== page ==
In December, Japanese diplomats provided the United States and Britain with intelligence showing the Chinese Communist Party’s (CCP) persecution of Uyghur Muslims in Xinjiang Province, said a source close to U.S.-Japan relations who wished to remain confidential, according to Kyodo News.
The source said that the U.S. increased pressure on China’s communist regime after receiving the intelligence.
In an August interview with Nikkei, former Defence Minister Taro Kono said Japan was eager to extend cooperation with the Five Eyes intelligence alliance: “These countries share the same values… Japan can get closer [to the alliance] even to the extent of it being called the ‘Six Eyes.’”
The article said that some members of the alliance, which includes the United States, Canada, Britain, Australia, and New Zealand, sought closer cooperation with Japan regarding concern for the CCP’s military expansion.
“Many countries believe that China is trying to change the status quo unilaterally with the threat of force in the background, including in the East and South China seas, along the China-India border and in Hong Kong,” said Kono, who was still Minister of Defence at the time of the interview.
“The consensus in the international community is that it should be made to pay a high price.”
Kono stated that a de-facto membership, rather than a formal one, would be sufficient for Japan with Five Eyes: “We will just bring our chair to their table and tell them to count us in.”
Kono was given a new role as Minister for Administrative Reform & Regulatory Reform in Prime Minister Suga’s administration after Shinzo Abe resigned as Prime Minister for health reasons in September.
An informal ‘sixth eye’
The U.S. think tank Center for Strategic and International Studies lauded the addition of Japan to Five Eyes, stating: “Though Japan enjoys high levels of cooperation with Five Eyes countries, the argument for Japan to formally become the ‘sixth eye’ has strengthened in the face of China’s growing military and cyber capabilities.”
A series of emails obtained by Rebel News in an Access for Information request provided by another Five Eyes member, the Canadian government, in early December revealed that Human Rights Watch reported a “smartphone app that authorities are using in Xinjiang to collect a ‘vast array of personal information’ (including location, religion, finances, biometric data, whether a person uses WhatsApp, and flags people as ‘suspicious’).”
The Canadian Embassy in Beijing “has seen this app in use at police checkpoints in Xinjiang,” said the Canadian government’s own emails.
On Dec. 4, U.S. Secretary of State Mike Pompeo issued visa restrictions on CCP officials who have engaged in “coercive influence activities,” intended to spread Marxist-Leninist ideology through the Party’s United Front Work Department.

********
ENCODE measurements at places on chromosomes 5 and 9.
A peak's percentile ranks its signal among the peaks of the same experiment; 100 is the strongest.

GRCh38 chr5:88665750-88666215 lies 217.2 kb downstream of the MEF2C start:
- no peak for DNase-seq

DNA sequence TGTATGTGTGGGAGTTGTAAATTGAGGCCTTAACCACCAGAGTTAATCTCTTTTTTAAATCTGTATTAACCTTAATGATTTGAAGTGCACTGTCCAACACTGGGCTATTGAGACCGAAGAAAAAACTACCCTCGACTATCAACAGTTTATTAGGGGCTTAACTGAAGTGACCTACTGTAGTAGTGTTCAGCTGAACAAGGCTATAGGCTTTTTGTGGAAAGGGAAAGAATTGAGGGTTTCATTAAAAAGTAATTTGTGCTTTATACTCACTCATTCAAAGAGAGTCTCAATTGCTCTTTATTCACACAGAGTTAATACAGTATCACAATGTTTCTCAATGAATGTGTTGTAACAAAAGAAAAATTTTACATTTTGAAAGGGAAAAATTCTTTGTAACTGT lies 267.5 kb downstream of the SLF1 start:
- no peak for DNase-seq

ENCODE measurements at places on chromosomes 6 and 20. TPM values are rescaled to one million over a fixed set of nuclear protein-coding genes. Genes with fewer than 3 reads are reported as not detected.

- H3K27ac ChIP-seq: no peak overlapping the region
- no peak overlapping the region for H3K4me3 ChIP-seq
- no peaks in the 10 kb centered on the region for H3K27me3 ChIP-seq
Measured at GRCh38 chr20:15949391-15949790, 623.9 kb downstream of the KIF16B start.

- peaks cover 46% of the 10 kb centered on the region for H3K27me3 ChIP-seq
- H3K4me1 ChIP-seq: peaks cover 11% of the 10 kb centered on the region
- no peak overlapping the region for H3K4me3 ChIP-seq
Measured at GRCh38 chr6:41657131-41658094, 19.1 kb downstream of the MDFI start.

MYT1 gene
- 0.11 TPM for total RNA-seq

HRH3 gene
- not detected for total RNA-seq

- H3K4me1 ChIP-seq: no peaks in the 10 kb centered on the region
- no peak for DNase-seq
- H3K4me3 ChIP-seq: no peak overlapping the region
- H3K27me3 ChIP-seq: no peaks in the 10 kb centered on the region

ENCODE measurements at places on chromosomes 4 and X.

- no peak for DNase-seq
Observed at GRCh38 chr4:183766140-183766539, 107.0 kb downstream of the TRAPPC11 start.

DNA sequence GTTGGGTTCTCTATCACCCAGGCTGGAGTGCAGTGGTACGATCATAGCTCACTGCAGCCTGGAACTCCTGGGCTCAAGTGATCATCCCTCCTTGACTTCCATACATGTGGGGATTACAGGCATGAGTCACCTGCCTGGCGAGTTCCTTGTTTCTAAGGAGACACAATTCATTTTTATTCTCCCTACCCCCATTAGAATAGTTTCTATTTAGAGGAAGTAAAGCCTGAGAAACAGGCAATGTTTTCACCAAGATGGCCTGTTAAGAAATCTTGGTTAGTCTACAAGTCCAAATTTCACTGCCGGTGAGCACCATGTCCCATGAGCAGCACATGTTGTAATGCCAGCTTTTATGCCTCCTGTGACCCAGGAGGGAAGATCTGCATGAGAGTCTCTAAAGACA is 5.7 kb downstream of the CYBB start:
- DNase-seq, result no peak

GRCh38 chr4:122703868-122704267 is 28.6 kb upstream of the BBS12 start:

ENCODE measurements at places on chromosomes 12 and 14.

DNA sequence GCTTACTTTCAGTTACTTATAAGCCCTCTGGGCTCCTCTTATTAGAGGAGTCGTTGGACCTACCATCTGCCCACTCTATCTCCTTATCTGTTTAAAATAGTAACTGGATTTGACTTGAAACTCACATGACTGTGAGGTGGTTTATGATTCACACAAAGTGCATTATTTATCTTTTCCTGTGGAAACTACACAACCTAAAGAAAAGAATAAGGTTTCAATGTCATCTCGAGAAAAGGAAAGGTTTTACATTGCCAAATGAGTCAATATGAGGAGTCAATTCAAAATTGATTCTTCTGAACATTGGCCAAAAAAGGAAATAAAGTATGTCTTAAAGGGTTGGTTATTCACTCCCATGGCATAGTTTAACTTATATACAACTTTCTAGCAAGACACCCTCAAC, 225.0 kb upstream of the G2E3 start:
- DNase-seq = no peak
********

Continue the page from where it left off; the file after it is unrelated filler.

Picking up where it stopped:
“The United Front frequently intimidates members of academia, businesses, civil society groups, and Chinese diaspora communities, including members of ethnic and religious minority communities who speak out against horrific human rights abuses,” such as those in Xinjiang, Tibet, and the persecution of Falun Gong.
“These malign activities are intended to co-opt and coerce sub-national leaders, overseas Chinese communities, academia, and other civil society groups both in the United States and other countries in furtherance of the CCP’s authoritarian narratives and policy preferences.”
On Dec. 21, the State Department introduced additional visa restrictions on CCP officials who are believed to be responsible for or have participated in the persecution of spiritual practices, dissidents, journalists, or peaceful protestors, among others.
The additional restrictions notably target family members of Party officials involved in such crimes against humanity.
The CCP tests Biden’s team
The CCP seems, in part, to have retaliated to this by visiting sanctions on a large list of U.S. officials from the Trump administration just after Biden’s inauguration. Foreign Policy magazine interpreted that this action may have been to gauge the response of the new administration. The Biden camp was swift to condemn Beijing’s move and check the CCP.
Biden’s National Security Council spokeswoman Emily Horne exposed Beijing’s motives in a statement to Reuters: “Imposing these sanctions on Inauguration Day is seemingly an attempt to play to partisan divides.” Horne also said: “Americans of both parties should criticize this unproductive and cynical move. President Biden looks forward to working with leaders in both parties to position America to out-compete China.”
Blinken on China, North Korea, and the Indo-Pacific: allied with Japan
Biden’s Secretary of State, Tony Blinken, told his Senate confirmation hearing that he was in agreement with Pompeo’s assessment of the CCP’s treatment of Uyghurs in Xinjiang as genocide.
Blinken said a starting place could be that “we should be looking at making sure that we are not importing products that are made with forced labor from Xinjiang … we need to make sure that we’re also not exporting technologies and tools that could be used to further their repression.”
According to Kyodo News, Japanese Foreign Minister Toshimitsu Motegi said on Jan. 24 that he plans to visit the United States to meet with his diplomatic counterpart, Secretary Blinken, perhaps in mid-February.
Kyodo speculates that hot topics will be “China’s military rise and North Korea’s nuclear development.” Motegi said that Blinken chose to call Japan right after his first call, to Canada, and told reporters: “This is proof that the Biden administration and Secretary of State Blinken value the importance of the Japan-U.S. alliance and commit to the Indo-Pacific region.”
Kalina Valqurey contributed to this report.